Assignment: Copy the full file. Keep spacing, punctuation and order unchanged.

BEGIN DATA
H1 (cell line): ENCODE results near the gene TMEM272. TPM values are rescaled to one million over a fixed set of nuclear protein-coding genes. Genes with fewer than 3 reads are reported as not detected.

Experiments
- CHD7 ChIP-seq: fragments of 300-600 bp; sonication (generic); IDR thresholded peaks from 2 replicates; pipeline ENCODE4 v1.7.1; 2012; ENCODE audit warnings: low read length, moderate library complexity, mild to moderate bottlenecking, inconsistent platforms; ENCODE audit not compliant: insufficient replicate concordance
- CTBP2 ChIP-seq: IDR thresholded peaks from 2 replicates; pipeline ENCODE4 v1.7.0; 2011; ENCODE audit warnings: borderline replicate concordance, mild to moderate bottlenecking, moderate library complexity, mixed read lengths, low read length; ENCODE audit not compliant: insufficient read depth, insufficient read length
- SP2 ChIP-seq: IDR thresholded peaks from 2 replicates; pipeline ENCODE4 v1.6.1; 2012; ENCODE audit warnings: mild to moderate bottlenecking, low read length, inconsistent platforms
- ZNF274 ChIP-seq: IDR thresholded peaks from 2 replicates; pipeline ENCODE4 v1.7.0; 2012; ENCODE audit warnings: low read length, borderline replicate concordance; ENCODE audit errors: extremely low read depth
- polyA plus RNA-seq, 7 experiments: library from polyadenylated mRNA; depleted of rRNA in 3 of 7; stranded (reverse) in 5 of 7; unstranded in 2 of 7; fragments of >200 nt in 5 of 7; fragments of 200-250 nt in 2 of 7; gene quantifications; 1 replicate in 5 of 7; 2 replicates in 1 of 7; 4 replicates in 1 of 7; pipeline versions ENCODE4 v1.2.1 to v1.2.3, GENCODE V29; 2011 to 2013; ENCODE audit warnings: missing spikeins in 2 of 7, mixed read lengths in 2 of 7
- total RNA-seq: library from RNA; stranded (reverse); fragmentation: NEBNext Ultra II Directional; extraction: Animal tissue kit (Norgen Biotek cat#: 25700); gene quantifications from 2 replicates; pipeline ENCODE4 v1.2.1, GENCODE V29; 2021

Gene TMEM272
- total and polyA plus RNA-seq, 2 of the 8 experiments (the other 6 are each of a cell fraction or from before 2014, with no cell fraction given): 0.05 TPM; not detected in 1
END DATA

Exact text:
H1 (cell line): ENCODE results near the gene TMEM272. TPM values are rescaled to one million over a fixed set of nuclear protein-coding genes. Genes with fewer than 3 reads are reported as not detected.

Experiments
- CHD7 ChIP-seq: fragments of 300-600 bp; sonication (generic); IDR thresholded peaks from 2 replicates; pipeline ENCODE4 v1.7.1; 2012; ENCODE audit warnings: low read length, moderate library complexity, mild to moderate bottlenecking, inconsistent platforms; ENCODE audit not compliant: insufficient replicate concordance
- CTBP2 ChIP-seq: IDR thresholded peaks from 2 replicates; pipeline ENCODE4 v1.7.0; 2011; ENCODE audit warnings: borderline replicate concordance, mild to moderate bottlenecking, moderate library complexity, mixed read lengths, low read length; ENCODE audit not compliant: insufficient read depth, insufficient read length
- SP2 ChIP-seq: IDR thresholded peaks from 2 replicates; pipeline ENCODE4 v1.6.1; 2012; ENCODE audit warnings: mild to moderate bottlenecking, low read length, inconsistent platforms
- ZNF274 ChIP-seq: IDR thresholded peaks from 2 replicates; pipeline ENCODE4 v1.7.0; 2012; ENCODE audit warnings: low read length, borderline replicate concordance; ENCODE audit errors: extremely low read depth
- polyA plus RNA-seq, 7 experiments: library from polyadenylated mRNA; depleted of rRNA in 3 of 7; stranded (reverse) in 5 of 7; unstranded in 2 of 7; fragments of >200 nt in 5 of 7; fragments of 200-250 nt in 2 of 7; gene quantifications; 1 replicate in 5 of 7; 2 replicates in 1 of 7; 4 replicates in 1 of 7; pipeline versions ENCODE4 v1.2.1 to v1.2.3, GENCODE V29; 2011 to 2013; ENCODE audit warnings: missing spikeins in 2 of 7, mixed read lengths in 2 of 7
- total RNA-seq: library from RNA; stranded (reverse); fragmentation: NEBNext Ultra II Directional; extraction: Animal tissue kit (Norgen Biotek cat#: 25700); gene quantifications from 2 replicates; pipeline ENCODE4 v1.2.1, GENCODE V29; 2021

Gene TMEM272
- total and polyA plus RNA-seq, 2 of the 8 experiments (the other 6 are each of a cell fraction or from before 2014, with no cell fraction given): 0.05 TPM; not detected in 1